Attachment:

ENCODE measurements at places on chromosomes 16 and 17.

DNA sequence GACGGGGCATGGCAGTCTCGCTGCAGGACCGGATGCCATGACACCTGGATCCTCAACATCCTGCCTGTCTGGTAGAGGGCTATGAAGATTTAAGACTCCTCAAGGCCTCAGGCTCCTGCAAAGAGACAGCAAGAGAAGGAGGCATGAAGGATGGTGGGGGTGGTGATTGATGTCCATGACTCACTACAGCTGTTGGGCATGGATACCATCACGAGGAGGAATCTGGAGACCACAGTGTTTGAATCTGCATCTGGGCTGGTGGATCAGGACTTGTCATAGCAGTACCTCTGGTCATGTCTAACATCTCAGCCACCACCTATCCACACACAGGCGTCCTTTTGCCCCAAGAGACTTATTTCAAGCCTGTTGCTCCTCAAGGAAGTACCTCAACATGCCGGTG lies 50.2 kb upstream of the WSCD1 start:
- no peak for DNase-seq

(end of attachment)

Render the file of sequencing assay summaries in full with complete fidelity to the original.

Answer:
ENCODE measurements at places on chromosomes 16 and 17.

DNA sequence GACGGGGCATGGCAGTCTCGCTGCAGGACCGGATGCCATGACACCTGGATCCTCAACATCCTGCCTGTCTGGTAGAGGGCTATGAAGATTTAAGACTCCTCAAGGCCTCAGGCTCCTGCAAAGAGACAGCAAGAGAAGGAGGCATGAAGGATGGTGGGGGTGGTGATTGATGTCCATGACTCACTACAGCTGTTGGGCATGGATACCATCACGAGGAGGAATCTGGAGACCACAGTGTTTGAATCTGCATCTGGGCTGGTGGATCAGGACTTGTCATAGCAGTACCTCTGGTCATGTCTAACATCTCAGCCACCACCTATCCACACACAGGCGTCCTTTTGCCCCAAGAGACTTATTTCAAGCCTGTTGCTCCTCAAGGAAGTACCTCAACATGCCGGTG lies 50.2 kb upstream of the WSCD1 start:
- no peak for DNase-seq